His affect was congruent and stable, and his thought process was now linear. He had no suicidal or homicidal ideation. He was able to recall some of his thoughts from when he was in the manic episode (eg, “I feared my wife was going to leave me” and “I did not want to cooperate because I did not understand that they had my best interest in mind”).
The patient now demonstrated good insight and judgment. After visiting with his wife in the psychiatry observation unit, the patient was discharged in stable condition, with manic episode resolved, on maintenance olanzapine 5 mg at bedtime with instructions to obtain psychiatric follow-up within 1 week.
Clomiphene is a selective estrogen receptor (ER) modulator that is clinically used to stimulate ovulation; however, it has also been used for the management of central hypogonadism. Findings from studies have established that it exerts its effects by blocking ERβ and activates or partially blocks ERα.1 By ultimately acting as a partial estrogen agonist in the hypothalamus, clomiphene results in estrogenic negative feedback inhibition that increases gonadotropins and stimulates ovulation.
Clinical application of low-dose clomiphene citrate in studies has shown to improve the testosterone to estradiol ratio and stimulate the endogenous androgen pathway, thereby potentially benefiting male patients with hypogonadism by improving libido, sexual function, bone density, mood, and other factors.2,3 Nevertheless, these reports have also highlighted the drug’s undesirable and deleterious effects including gynecomastia, testicular atrophy, declined sperm count, and skin irritation.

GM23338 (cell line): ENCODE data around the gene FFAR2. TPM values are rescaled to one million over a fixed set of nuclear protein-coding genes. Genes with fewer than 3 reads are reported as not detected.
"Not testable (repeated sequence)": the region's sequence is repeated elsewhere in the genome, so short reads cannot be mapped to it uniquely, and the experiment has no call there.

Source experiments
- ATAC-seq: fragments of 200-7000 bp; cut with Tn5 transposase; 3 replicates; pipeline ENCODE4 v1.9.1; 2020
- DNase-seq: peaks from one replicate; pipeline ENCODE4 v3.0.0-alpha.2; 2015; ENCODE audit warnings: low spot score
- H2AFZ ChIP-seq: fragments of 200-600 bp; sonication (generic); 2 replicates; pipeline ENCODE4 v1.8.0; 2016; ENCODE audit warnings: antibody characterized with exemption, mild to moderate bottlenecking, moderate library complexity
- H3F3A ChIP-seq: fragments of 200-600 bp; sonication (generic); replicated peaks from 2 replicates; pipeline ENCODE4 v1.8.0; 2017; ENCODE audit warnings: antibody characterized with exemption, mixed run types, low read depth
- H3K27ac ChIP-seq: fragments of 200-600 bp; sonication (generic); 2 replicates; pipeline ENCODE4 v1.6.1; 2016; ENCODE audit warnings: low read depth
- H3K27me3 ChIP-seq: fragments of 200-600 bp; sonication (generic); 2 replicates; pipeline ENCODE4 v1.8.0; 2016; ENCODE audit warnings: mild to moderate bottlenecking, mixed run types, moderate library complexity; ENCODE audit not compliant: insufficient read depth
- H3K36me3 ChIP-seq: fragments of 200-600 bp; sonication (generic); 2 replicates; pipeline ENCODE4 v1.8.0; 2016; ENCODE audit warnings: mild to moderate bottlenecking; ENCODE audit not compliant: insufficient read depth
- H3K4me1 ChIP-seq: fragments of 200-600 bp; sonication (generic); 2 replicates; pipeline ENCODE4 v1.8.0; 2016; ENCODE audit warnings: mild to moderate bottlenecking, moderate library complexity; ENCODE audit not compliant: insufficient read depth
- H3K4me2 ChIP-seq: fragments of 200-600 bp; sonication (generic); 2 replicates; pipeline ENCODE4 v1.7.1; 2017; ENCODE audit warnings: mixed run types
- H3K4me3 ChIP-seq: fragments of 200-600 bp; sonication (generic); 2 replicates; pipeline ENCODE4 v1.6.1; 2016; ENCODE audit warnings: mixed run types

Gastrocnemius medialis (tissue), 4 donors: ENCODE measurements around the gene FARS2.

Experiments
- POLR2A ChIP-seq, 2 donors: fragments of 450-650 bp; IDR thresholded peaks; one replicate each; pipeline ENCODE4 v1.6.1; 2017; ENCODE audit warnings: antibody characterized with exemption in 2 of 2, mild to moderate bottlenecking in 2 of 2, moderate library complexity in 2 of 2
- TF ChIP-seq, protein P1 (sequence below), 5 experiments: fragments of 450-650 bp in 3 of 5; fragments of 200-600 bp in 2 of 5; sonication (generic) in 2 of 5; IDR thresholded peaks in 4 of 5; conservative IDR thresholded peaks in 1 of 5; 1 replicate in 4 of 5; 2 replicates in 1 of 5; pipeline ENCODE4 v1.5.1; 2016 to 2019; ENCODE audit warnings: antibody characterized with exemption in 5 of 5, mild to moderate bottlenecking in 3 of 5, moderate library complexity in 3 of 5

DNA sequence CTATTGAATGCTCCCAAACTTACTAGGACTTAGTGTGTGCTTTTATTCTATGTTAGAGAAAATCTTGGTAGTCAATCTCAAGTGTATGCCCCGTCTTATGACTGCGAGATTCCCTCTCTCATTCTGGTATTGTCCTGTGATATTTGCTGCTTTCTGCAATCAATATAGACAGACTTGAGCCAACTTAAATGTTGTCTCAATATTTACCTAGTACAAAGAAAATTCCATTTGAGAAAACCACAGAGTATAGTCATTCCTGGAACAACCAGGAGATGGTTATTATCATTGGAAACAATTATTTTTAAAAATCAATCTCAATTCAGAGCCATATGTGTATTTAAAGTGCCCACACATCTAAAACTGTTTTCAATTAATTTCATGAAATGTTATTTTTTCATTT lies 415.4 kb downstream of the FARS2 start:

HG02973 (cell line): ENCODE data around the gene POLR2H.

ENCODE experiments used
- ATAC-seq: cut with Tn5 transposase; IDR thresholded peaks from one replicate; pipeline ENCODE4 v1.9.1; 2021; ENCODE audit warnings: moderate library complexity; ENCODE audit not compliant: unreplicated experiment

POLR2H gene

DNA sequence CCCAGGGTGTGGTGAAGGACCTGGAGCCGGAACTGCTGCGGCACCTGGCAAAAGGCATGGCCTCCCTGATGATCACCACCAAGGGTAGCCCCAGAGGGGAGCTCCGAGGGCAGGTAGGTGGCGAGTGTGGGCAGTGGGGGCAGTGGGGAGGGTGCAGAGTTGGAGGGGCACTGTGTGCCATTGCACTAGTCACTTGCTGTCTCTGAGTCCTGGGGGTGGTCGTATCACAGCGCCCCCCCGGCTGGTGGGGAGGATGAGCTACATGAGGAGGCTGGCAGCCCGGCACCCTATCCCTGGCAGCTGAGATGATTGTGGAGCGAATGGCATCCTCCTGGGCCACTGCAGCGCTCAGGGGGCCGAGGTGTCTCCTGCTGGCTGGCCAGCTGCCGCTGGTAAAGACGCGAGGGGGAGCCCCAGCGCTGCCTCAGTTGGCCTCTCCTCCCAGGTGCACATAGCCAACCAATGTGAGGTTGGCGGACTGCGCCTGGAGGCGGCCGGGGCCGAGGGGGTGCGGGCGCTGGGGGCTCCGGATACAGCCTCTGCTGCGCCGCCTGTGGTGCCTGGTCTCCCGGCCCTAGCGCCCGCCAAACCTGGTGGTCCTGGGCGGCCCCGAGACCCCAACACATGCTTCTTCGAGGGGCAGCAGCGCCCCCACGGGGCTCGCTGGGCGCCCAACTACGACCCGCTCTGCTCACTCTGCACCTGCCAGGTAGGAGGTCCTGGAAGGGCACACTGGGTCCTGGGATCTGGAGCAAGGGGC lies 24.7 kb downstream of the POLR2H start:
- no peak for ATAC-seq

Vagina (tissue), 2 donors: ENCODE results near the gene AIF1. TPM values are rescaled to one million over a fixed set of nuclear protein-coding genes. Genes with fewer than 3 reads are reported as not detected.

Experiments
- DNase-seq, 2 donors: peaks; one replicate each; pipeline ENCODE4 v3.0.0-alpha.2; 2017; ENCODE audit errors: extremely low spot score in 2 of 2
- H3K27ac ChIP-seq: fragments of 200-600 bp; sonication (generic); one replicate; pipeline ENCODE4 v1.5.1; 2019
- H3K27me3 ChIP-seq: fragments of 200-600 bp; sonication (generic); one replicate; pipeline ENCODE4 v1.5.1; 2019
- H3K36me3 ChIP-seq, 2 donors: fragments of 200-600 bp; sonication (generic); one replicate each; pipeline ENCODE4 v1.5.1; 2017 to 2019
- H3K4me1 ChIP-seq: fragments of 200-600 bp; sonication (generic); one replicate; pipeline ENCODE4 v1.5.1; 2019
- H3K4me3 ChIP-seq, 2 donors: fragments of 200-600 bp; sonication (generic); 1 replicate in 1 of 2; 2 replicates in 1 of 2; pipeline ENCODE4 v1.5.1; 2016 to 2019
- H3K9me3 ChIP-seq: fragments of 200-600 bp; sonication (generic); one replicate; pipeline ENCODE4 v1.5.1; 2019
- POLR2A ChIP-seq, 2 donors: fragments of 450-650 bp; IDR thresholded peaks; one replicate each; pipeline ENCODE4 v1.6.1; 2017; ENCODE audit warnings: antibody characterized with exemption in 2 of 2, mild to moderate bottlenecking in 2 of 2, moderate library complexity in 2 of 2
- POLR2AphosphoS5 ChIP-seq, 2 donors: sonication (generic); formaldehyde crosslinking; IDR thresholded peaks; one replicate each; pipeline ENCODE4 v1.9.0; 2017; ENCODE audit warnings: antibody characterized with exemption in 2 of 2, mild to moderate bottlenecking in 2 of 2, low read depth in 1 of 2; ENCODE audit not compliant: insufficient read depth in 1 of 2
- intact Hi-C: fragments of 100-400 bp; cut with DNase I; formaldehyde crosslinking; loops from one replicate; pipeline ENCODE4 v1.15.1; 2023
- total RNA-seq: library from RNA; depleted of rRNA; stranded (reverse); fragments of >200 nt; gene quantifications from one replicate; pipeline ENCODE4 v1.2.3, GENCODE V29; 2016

Clomiphene has been associated with psychiatric adverse effects including psychosis,4 with prior case reports describing adverse psychiatric symptoms (Table5-7).
Among these reports, there was variability in whether the patients had known prior psychiatric histories.
On day 1, the patient from our case report began to take clomiphene 25 mg daily. Within several days of starting clomiphene, he experienced an acute onset of mania, leading to social/occupational dysfunction and ultimately 2 emergency department presentations.
His subjective description of symptoms and emergency presentation were signs of a manic episode, including sleep disturbance with decreased need for sleep, psychomotor agitation, excessive energy, pressured speech, paranoia, flight of ideas, grandiosity, racing thoughts, increased goal-directed activities, impulsivity, and delusions.
The patient also reported a single day of heavy alcohol consumption at that time. Alcohol was likely contributory to his presentation; however, the patient was not a regular user of alcohol or other substances. It is plausible that disinhibition attributable to clomiphene contributed to his out-of-character use of alcohol.
Additionally, clomiphene is hepatically metabolized, and the patient first reported onset of manic symptoms the day of his drinking event. This raises the possibility that his hepatic metabolism of clomiphene was affected by this extensive consumption of alcohol, because liver metabolism of alcohol is a process largely facilitated by zero-order kinetics,8 which may have contributed to symptom onset.